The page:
Here is the Win Probability graph for the Mets' 12-9 loss to the Brewers on Thursday (click to enlarge).
A few notes about WPA:
- WPA stands for Win Probability Added
- A positive WPA indicates a positive contribution towards a victory
- A negative WPA indicates a negative contribution towards a victory (or a positive contribution towards a loss)
- Both teams start with a win probability of .500, or 50% (a 50-50 chance of winning)
- The losing team will have an aggregate WPA of -.500
- The winning team will have an aggregate WPA of +.500
What immediately stands out is Roberto Hernandez and his -1.108 WPA (Win Probability Added). I don't know that I've ever seen a WPA that low. How bad was he? If the Mets were virtually guaranteed a victory (1.000 WP) and one player single-handedly turned that victory into defeat, they would still only have a WPA of -1.000. Roberto Hernandez was 11% worse than that!! Basically, Bert blew much of the game, twice.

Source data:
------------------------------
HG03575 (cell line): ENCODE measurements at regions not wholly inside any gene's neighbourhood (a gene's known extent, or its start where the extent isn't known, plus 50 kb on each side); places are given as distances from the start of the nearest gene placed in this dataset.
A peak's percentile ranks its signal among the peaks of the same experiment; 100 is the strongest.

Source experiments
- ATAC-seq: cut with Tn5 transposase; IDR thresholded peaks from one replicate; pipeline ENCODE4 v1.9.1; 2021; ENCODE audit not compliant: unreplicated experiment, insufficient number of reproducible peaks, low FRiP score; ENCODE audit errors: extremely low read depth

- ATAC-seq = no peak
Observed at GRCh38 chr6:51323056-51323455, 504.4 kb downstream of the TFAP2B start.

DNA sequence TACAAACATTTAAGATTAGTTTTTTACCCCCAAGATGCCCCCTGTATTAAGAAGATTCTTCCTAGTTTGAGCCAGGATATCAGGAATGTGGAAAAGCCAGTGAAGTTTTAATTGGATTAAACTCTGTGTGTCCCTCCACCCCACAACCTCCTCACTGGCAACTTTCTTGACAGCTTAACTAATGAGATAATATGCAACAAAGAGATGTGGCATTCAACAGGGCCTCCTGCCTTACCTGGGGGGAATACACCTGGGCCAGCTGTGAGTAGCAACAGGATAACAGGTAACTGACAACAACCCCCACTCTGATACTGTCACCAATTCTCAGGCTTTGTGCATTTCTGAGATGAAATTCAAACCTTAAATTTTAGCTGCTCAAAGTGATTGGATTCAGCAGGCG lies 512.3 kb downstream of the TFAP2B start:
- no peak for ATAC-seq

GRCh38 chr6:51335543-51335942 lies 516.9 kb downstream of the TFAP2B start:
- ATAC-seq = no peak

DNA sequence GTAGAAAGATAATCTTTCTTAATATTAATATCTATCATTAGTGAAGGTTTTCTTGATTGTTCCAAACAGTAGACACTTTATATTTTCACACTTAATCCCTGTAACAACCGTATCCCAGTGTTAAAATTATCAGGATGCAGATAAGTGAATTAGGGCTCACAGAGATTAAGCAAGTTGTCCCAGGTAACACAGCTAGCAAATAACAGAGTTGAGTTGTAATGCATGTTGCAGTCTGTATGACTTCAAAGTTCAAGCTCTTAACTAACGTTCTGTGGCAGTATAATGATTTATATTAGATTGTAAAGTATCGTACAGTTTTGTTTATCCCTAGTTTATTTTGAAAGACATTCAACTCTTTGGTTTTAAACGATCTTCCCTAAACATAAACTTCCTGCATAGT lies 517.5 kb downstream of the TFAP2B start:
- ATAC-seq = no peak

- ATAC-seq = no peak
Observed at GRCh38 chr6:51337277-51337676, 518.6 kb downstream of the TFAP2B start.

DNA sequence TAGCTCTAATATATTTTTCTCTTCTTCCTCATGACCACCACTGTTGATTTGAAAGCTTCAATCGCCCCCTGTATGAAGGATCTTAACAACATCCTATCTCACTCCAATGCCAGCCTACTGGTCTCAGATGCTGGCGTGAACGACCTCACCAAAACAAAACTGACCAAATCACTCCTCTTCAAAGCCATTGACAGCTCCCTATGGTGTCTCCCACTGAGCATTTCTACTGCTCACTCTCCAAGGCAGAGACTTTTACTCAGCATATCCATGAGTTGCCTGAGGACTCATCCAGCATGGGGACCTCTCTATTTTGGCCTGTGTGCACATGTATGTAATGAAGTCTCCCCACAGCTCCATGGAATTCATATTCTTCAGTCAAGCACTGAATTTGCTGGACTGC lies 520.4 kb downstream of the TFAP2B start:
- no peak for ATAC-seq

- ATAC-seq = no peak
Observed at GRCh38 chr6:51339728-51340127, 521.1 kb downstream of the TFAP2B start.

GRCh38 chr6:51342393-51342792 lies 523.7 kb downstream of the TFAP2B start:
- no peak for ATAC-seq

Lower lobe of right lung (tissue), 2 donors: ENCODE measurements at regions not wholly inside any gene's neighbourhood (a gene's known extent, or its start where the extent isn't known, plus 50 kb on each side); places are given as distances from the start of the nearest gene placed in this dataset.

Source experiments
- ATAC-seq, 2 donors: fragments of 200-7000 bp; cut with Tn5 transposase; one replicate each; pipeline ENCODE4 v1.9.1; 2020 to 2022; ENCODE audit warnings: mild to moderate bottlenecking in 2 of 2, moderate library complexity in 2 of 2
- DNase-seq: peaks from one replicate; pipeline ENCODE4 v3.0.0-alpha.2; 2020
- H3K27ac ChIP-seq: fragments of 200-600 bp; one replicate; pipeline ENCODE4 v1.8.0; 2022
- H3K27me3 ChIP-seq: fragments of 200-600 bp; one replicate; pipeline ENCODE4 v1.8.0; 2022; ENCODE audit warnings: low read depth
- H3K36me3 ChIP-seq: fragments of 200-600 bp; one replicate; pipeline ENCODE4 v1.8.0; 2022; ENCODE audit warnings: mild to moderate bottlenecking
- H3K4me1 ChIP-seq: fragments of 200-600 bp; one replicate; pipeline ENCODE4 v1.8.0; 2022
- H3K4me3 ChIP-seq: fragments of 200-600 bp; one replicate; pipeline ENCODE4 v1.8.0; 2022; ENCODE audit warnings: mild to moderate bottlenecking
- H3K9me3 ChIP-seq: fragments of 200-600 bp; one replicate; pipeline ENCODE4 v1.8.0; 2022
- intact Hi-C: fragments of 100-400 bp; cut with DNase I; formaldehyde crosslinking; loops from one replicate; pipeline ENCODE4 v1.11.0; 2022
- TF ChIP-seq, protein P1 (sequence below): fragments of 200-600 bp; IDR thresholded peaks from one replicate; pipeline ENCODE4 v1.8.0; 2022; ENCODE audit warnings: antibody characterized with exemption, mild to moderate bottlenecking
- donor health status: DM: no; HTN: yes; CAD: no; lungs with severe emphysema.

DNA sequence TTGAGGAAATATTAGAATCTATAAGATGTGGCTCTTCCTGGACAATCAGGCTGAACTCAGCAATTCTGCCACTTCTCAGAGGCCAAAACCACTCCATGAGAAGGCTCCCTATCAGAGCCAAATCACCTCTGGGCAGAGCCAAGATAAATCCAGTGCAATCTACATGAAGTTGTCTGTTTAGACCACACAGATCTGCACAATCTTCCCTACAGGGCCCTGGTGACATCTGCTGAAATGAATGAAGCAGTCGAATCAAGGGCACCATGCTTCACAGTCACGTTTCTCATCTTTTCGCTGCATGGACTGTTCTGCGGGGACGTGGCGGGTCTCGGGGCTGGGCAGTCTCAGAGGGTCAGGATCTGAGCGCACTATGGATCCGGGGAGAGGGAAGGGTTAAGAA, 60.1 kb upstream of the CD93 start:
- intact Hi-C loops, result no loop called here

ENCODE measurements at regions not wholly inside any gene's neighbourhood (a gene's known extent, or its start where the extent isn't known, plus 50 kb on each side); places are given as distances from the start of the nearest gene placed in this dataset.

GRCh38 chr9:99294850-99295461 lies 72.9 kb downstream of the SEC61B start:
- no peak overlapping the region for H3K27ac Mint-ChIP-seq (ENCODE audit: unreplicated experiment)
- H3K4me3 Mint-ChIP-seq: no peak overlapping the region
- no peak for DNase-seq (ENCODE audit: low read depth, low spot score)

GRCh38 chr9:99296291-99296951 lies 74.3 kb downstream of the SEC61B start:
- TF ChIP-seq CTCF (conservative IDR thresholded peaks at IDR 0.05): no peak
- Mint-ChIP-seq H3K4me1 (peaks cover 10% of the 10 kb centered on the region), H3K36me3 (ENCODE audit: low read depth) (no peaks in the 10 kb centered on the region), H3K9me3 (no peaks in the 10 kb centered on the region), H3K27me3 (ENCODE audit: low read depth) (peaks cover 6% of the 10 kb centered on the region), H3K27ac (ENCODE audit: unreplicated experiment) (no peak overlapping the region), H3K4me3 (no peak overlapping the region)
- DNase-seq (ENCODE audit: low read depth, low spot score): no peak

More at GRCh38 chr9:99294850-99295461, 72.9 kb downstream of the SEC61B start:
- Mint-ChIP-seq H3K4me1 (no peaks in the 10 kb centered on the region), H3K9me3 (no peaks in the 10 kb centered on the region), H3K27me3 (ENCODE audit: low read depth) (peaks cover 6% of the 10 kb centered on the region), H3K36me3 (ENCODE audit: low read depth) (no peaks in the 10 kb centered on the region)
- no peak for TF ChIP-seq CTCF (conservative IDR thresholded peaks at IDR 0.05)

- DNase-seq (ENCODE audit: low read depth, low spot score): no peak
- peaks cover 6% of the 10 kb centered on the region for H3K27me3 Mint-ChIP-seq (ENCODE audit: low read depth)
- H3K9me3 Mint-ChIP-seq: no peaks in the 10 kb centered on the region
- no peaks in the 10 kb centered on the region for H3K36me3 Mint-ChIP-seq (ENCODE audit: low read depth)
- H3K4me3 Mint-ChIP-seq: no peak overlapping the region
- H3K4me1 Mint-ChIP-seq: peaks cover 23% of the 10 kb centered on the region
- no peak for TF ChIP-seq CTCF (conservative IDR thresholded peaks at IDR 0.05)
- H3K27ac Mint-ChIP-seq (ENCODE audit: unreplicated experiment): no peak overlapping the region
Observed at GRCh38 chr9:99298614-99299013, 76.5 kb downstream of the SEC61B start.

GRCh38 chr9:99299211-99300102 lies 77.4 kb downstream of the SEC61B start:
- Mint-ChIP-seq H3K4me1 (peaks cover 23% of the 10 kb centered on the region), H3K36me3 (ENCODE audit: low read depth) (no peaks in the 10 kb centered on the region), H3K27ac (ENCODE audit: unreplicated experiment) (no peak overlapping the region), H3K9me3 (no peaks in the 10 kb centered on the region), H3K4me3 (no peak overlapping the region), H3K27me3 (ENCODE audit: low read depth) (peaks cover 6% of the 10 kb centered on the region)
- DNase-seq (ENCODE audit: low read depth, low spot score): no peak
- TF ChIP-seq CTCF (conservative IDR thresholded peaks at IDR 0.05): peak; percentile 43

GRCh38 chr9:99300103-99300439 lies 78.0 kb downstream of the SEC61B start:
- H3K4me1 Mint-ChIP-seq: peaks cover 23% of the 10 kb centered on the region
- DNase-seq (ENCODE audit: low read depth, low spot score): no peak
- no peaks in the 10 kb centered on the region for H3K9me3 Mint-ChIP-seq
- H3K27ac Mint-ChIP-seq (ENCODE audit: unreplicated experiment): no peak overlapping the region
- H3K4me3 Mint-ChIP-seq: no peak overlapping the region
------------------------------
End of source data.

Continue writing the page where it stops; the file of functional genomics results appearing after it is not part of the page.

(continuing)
A quick note: I've actually been told that it's impossible for a player to have a WPA of less than -1.000 (or more than 1.000), and it does make sense if you consider the difference between one situation and another as a single play. The problem with this game was in the top of the ninth. Technically, Jenkins' single and Weeks subsequently getting thrown out at home should have counted as a single, net negative play (-.045 WPA).
This is where I diverge. I counted this as two plays: one, a -.262 attributed to Hernandez for the RBI single by Jenkins that tied the game at nine. I considered Woodward's throw home to nail Weeks at the plate as a second unique play, a +.218, all attributed to Woodward. As a result, Hernandez gets -.262 instead of -.045 (the net difference between the plays), and is thus able to catapult beyond the -1.000 WPA mark. In any event, I sent an e-mail for some clarification to Studes (from The Hardball Times and Baseball Graphs), who is the de-facto expert on this subject. I will let you know what he has to say about this scenario.